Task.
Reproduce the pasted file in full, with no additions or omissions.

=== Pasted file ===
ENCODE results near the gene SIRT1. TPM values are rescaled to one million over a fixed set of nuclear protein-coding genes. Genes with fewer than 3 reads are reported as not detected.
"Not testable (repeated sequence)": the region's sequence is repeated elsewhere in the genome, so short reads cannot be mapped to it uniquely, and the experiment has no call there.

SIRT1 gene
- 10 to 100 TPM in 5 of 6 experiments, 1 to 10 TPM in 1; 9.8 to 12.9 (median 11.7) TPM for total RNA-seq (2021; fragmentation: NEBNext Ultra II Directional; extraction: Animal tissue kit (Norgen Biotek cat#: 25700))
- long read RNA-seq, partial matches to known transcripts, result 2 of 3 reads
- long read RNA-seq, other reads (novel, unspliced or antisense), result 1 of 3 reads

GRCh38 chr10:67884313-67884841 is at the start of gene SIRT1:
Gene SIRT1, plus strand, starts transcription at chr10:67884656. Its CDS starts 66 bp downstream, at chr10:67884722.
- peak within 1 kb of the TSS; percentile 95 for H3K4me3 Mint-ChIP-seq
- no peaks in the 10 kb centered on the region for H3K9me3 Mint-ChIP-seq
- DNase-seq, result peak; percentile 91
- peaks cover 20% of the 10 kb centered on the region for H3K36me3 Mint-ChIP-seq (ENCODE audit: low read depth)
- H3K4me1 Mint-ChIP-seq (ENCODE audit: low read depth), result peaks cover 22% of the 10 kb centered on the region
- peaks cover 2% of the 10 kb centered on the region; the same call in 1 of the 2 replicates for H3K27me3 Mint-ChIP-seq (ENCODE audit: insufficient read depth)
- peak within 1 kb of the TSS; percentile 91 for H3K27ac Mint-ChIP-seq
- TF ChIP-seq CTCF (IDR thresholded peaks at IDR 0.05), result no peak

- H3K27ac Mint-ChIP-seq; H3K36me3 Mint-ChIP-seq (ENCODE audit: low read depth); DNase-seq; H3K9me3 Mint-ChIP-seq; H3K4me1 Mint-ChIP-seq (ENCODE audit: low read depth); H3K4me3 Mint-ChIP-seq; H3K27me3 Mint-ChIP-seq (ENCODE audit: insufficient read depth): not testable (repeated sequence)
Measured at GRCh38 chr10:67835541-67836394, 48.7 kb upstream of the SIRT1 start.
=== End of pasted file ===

ENCODE results near the gene SIRT1. TPM values are rescaled to one million over a fixed set of nuclear protein-coding genes. Genes with fewer than 3 reads are reported as not detected.
"Not testable (repeated sequence)": the region's sequence is repeated elsewhere in the genome, so short reads cannot be mapped to it uniquely, and the experiment has no call there.

SIRT1 gene
- 10 to 100 TPM in 5 of 6 experiments, 1 to 10 TPM in 1; 9.8 to 12.9 (median 11.7) TPM for total RNA-seq (2021; fragmentation: NEBNext Ultra II Directional; extraction: Animal tissue kit (Norgen Biotek cat#: 25700))
- long read RNA-seq, partial matches to known transcripts, result 2 of 3 reads
- long read RNA-seq, other reads (novel, unspliced or antisense), result 1 of 3 reads

GRCh38 chr10:67884313-67884841 is at the start of gene SIRT1:
Gene SIRT1, plus strand, starts transcription at chr10:67884656. Its CDS starts 66 bp downstream, at chr10:67884722.
- peak within 1 kb of the TSS; percentile 95 for H3K4me3 Mint-ChIP-seq
- no peaks in the 10 kb centered on the region for H3K9me3 Mint-ChIP-seq
- DNase-seq, result peak; percentile 91
- peaks cover 20% of the 10 kb centered on the region for H3K36me3 Mint-ChIP-seq (ENCODE audit: low read depth)
- H3K4me1 Mint-ChIP-seq (ENCODE audit: low read depth), result peaks cover 22% of the 10 kb centered on the region
- peaks cover 2% of the 10 kb centered on the region; the same call in 1 of the 2 replicates for H3K27me3 Mint-ChIP-seq (ENCODE audit: insufficient read depth)
- peak within 1 kb of the TSS; percentile 91 for H3K27ac Mint-ChIP-seq
- TF ChIP-seq CTCF (IDR thresholded peaks at IDR 0.05), result no peak

- H3K27ac Mint-ChIP-seq; H3K36me3 Mint-ChIP-seq (ENCODE audit: low read depth); DNase-seq; H3K9me3 Mint-ChIP-seq; H3K4me1 Mint-ChIP-seq (ENCODE audit: low read depth); H3K4me3 Mint-ChIP-seq; H3K27me3 Mint-ChIP-seq (ENCODE audit: insufficient read depth): not testable (repeated sequence)
Measured at GRCh38 chr10:67835541-67836394, 48.7 kb upstream of the SIRT1 start.